Exploring the Use of Project 2061 Tools, 1:
To Understand the Nature of Benchmarks


Workshop options in this section engage participants in deliberate, rigorous study of science literacy. Each option involves study of a benchmark (learning goal) and parts of Science for All Americans (SFAA) and Benchmarks for Science Literacy (Benchmarks) that are relevant to that benchmark. Each of the five options requires about 90 minutes.

Option A: Case Study of Water-Cycle Benchmark

Option B: Case Study of Flow-of-Matter Benchmark

Option C: Case Study of Cost/Benefit Benchmark

Option D: Case Study of Modeling Benchmark

Option E: Case Study of Discrepant-Results Benchmark

To help students reach any benchmark, teachers and materials developers must thoroughly understand what it is expecting students to know or be able to do. The need for thorough study has become apparent as workshop presenters have seen how benchmarks are often misinterpreted. Some educators, for example, read extra meanings into benchmarks. Consider the K-2 benchmark #3 from Section 4B The Earth:

Water left in an open container disappears, but water in a closed container does not disappear.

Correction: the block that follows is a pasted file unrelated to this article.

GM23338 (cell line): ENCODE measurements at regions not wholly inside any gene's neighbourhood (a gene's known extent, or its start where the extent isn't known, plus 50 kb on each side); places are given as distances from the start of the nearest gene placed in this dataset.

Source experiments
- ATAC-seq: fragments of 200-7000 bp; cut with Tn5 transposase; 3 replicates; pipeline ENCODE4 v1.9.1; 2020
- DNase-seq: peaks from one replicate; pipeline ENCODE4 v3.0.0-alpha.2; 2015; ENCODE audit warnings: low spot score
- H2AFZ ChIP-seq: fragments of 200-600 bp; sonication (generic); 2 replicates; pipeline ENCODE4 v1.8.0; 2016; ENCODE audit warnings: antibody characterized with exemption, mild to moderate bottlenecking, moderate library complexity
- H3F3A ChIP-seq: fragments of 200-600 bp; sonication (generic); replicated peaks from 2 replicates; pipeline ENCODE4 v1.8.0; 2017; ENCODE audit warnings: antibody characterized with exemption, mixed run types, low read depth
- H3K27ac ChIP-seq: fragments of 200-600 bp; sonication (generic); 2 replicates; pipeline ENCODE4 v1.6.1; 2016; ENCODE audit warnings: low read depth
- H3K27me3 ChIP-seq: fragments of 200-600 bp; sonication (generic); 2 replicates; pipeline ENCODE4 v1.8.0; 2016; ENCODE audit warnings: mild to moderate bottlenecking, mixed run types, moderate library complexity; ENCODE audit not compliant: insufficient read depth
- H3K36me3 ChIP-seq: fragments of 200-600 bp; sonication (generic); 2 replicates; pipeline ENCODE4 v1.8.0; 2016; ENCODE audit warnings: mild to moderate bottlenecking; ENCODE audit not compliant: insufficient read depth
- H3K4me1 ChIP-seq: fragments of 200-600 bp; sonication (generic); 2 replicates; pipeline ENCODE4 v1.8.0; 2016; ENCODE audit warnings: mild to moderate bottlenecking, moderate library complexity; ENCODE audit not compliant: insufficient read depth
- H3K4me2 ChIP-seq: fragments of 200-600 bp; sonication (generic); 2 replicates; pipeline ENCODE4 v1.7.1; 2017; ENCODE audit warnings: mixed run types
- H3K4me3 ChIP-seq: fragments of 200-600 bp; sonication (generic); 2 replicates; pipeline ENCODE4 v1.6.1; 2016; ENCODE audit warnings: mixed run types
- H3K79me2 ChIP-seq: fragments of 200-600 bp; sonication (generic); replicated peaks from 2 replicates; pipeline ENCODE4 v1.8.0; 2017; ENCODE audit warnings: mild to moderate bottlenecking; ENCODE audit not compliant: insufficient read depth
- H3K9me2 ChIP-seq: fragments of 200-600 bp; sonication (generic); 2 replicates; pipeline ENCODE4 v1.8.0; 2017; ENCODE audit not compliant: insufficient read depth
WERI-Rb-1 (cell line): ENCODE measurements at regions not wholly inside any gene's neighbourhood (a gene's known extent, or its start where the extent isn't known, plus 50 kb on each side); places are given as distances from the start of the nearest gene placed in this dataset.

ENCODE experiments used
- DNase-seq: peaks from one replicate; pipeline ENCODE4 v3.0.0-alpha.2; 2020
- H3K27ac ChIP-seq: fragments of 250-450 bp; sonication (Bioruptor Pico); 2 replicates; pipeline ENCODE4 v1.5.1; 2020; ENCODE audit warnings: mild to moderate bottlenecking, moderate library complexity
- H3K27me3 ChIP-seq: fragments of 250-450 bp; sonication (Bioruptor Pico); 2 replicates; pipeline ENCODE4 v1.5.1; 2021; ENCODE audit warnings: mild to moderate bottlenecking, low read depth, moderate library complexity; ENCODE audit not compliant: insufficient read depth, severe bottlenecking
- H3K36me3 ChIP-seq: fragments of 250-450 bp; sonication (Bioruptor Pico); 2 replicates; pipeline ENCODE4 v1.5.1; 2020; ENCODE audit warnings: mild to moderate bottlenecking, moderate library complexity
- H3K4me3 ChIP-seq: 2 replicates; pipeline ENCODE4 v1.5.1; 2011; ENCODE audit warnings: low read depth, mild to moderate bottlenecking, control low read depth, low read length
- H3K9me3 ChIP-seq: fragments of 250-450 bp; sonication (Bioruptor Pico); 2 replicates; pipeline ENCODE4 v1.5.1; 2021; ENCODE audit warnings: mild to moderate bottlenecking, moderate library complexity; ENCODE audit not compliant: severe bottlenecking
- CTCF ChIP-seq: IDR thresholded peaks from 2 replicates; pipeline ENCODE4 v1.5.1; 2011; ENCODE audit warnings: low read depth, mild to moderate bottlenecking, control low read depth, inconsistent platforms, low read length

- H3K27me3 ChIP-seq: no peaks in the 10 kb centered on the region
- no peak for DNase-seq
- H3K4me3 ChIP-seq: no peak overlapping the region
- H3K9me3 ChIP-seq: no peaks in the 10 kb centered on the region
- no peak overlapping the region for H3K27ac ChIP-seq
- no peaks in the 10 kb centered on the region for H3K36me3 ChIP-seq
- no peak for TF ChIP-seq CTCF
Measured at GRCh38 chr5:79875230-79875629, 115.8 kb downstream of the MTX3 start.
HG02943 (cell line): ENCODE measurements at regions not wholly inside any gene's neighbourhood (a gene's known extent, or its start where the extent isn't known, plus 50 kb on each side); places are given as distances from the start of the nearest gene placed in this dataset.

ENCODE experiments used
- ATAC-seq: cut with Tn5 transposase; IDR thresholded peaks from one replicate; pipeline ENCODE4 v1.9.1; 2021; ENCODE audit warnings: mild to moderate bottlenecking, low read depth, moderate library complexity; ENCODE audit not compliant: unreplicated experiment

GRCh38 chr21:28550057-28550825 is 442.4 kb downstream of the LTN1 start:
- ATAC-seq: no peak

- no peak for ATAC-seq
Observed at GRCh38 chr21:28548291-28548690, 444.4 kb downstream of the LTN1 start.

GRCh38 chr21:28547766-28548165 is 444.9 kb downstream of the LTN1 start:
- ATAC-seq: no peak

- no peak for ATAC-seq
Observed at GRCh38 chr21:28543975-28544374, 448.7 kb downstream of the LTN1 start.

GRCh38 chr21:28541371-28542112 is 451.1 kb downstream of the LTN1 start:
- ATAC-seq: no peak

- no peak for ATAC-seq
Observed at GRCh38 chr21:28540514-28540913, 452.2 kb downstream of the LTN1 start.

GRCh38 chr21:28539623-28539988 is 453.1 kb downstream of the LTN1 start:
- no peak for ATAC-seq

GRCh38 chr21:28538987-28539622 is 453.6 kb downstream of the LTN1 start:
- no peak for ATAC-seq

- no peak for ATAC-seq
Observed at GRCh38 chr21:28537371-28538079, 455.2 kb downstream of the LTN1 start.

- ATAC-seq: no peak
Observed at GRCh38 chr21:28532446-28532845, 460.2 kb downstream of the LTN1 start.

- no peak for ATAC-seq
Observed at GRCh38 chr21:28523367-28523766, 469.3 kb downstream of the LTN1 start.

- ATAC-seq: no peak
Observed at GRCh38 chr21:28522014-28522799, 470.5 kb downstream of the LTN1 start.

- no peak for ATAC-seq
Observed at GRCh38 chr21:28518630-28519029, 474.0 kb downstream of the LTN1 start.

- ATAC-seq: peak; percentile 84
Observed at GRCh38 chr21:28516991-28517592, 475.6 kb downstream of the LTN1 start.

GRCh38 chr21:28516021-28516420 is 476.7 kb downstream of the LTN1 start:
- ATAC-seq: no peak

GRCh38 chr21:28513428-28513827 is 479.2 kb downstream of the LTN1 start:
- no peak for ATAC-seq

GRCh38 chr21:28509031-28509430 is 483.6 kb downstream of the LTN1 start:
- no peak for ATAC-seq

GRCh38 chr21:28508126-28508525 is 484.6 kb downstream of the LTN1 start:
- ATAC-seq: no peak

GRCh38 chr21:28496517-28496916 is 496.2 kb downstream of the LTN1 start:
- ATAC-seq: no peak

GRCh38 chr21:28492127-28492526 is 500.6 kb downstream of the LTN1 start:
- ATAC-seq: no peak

Some educators conclude that this benchmark calls for them to teach the concept of evaporation, including the term, at this early level. If they have been using curriculum materials that promote the teaching of evaporation in grades K-2, they may be even more inclined to interpret the benchmark as recommending such teaching. In fact, the benchmark says nothing about evaporation; it describes a phenomenon, which is all that some benchmarks do. Only when educators consider other relevant parts in Benchmarks do they learn that evaporation is difficult even for upper elementary students to understand and should be reserved for later instruction. Comments of workshop participants before and after in-depth study of this benchmark illustrate the change in understanding that results from this study process (see Understanding the Nature of a Benchmark in Chapter 5: Selected Readings).